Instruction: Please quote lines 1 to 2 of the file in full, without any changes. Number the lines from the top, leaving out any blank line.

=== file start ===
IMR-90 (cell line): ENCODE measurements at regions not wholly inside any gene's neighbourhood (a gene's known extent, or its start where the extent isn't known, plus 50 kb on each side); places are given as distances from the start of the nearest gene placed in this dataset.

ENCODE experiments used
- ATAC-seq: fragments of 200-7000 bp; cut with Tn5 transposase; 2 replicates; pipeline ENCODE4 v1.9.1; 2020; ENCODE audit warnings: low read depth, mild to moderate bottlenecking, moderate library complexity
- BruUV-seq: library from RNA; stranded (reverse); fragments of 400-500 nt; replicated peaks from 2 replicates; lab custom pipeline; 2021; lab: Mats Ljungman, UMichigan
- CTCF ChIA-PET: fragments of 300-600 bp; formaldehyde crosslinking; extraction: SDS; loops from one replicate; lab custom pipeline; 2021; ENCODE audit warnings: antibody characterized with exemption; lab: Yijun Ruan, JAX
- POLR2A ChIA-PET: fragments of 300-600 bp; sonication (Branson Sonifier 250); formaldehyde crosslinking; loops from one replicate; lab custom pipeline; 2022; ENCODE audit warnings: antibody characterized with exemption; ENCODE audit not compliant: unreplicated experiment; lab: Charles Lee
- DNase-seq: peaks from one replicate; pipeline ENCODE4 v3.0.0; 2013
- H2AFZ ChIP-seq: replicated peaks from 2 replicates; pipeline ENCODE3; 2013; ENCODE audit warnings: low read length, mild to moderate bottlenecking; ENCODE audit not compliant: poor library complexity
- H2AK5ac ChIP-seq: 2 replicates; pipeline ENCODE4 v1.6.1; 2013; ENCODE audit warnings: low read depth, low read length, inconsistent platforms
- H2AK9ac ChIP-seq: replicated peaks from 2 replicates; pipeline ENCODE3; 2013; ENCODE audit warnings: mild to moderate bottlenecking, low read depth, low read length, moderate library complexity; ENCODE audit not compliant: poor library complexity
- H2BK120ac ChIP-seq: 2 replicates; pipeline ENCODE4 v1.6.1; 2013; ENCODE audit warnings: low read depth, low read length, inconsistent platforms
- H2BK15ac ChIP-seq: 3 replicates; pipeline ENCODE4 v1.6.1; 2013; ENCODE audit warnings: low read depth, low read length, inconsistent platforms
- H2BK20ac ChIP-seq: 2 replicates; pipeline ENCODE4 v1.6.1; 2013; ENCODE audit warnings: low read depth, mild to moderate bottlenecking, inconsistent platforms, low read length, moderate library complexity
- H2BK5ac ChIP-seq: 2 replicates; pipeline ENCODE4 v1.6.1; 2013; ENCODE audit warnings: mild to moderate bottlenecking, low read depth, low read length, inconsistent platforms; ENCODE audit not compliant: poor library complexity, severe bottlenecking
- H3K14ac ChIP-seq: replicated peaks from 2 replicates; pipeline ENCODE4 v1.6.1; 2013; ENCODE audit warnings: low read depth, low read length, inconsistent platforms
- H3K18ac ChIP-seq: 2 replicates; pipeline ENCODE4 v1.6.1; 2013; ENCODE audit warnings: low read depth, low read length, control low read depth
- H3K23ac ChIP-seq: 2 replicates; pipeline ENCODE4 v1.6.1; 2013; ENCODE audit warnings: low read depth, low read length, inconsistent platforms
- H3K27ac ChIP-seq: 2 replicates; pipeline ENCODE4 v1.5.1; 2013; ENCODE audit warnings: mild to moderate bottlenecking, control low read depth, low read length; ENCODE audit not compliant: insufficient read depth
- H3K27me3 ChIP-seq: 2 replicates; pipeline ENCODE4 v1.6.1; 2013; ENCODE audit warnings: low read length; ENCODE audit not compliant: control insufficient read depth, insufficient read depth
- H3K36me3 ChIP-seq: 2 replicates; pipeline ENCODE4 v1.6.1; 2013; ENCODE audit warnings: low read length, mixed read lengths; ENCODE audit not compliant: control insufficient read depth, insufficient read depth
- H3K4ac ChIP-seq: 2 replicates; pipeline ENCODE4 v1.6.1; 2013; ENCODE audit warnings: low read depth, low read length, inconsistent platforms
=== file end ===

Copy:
IMR-90 (cell line): ENCODE measurements at regions not wholly inside any gene's neighbourhood (a gene's known extent, or its start where the extent isn't known, plus 50 kb on each side); places are given as distances from the start of the nearest gene placed in this dataset.

ENCODE experiments used